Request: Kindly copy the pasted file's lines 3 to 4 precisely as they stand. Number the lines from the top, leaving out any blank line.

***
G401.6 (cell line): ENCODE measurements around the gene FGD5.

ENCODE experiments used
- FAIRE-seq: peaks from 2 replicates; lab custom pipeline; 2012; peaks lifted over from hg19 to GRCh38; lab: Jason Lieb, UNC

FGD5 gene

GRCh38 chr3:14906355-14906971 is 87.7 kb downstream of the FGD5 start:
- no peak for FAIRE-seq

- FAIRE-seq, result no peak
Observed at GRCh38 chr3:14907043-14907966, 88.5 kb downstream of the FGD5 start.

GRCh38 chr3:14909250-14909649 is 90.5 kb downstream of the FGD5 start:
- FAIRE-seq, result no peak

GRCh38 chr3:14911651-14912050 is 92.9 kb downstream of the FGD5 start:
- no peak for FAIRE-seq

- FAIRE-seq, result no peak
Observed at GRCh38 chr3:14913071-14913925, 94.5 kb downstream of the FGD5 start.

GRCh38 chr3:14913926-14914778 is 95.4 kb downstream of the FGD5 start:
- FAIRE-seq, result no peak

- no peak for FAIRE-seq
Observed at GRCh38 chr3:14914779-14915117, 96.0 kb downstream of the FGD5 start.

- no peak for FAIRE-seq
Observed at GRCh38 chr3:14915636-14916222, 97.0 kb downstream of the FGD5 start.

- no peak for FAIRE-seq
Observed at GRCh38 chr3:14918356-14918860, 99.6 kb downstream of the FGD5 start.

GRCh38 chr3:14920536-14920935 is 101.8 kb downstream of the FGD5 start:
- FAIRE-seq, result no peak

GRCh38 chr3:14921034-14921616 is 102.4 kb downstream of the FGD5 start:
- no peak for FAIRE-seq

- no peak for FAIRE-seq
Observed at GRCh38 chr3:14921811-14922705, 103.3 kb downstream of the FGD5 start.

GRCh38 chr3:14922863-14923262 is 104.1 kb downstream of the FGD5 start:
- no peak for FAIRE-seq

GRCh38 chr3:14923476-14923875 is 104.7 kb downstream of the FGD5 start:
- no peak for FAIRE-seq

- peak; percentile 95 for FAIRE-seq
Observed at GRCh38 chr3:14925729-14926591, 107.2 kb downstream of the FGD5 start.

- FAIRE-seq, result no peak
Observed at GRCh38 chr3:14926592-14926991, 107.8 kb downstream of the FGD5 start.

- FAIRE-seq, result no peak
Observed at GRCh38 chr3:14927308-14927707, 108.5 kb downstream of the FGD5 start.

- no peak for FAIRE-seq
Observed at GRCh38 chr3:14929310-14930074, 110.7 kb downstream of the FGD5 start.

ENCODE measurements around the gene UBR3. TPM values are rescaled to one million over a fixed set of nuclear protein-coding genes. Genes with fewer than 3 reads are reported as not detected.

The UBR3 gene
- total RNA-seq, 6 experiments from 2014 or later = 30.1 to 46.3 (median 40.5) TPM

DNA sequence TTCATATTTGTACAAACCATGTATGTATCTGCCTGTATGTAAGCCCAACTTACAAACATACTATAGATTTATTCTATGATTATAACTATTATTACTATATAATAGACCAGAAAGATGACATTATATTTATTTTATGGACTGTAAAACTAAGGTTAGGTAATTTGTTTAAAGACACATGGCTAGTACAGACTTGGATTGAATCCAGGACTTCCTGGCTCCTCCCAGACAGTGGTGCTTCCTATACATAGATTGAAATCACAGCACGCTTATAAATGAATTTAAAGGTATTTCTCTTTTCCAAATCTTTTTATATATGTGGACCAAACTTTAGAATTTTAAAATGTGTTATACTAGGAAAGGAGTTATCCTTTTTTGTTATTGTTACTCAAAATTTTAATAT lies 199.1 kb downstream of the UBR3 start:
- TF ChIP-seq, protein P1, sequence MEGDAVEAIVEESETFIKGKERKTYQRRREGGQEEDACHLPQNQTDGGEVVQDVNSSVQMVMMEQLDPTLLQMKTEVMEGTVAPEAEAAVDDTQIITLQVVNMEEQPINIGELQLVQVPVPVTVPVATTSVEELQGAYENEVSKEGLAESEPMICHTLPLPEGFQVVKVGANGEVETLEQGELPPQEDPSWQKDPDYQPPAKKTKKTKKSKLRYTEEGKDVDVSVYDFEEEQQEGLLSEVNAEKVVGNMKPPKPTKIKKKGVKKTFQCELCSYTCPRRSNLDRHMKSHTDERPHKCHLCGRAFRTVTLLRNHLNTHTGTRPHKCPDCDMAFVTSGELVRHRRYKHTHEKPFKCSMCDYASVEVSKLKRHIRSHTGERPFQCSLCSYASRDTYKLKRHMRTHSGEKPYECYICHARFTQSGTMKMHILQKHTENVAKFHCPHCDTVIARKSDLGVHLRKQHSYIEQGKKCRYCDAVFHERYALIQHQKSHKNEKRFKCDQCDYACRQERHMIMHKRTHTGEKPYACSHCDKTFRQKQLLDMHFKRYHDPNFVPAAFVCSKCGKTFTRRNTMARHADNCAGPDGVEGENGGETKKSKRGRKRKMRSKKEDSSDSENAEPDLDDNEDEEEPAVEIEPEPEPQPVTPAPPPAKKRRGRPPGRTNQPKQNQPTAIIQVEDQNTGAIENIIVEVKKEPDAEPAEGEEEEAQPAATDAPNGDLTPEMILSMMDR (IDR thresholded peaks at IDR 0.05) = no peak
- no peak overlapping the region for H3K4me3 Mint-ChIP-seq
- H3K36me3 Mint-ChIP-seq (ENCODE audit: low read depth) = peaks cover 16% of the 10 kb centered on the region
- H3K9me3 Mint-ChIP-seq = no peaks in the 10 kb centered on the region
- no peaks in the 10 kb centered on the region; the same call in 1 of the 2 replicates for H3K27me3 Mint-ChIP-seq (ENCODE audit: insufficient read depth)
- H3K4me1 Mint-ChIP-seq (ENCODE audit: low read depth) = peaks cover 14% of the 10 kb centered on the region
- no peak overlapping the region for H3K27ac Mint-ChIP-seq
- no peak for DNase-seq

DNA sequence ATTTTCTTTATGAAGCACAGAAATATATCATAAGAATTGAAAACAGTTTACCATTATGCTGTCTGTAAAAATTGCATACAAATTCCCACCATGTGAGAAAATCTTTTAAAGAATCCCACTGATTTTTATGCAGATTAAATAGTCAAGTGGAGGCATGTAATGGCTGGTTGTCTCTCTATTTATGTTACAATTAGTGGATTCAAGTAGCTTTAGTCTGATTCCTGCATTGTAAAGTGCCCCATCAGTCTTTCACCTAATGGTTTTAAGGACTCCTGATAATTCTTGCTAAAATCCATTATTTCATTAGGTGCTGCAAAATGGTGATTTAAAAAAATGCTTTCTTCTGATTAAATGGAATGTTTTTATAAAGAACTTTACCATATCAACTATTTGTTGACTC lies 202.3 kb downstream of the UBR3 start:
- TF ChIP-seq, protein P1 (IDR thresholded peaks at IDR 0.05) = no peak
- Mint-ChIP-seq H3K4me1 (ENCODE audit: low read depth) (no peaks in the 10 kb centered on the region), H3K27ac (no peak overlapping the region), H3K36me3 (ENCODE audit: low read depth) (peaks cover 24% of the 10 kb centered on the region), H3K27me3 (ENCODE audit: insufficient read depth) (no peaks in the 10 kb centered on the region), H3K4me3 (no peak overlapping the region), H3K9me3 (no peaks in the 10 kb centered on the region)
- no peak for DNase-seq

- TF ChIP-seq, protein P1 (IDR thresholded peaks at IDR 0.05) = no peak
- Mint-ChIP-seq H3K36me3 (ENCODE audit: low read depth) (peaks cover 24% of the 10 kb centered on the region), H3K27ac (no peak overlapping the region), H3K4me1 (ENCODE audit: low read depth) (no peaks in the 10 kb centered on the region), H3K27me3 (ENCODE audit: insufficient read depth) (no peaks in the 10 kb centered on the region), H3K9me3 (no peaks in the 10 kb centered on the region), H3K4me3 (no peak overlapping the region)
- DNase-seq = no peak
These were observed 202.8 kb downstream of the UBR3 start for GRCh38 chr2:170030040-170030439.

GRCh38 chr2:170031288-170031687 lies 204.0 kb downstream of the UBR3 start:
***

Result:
- FAIRE-seq: peaks from 2 replicates; lab custom pipeline; 2012; peaks lifted over from hg19 to GRCh38; lab: Jason Lieb, UNC

FGD5 gene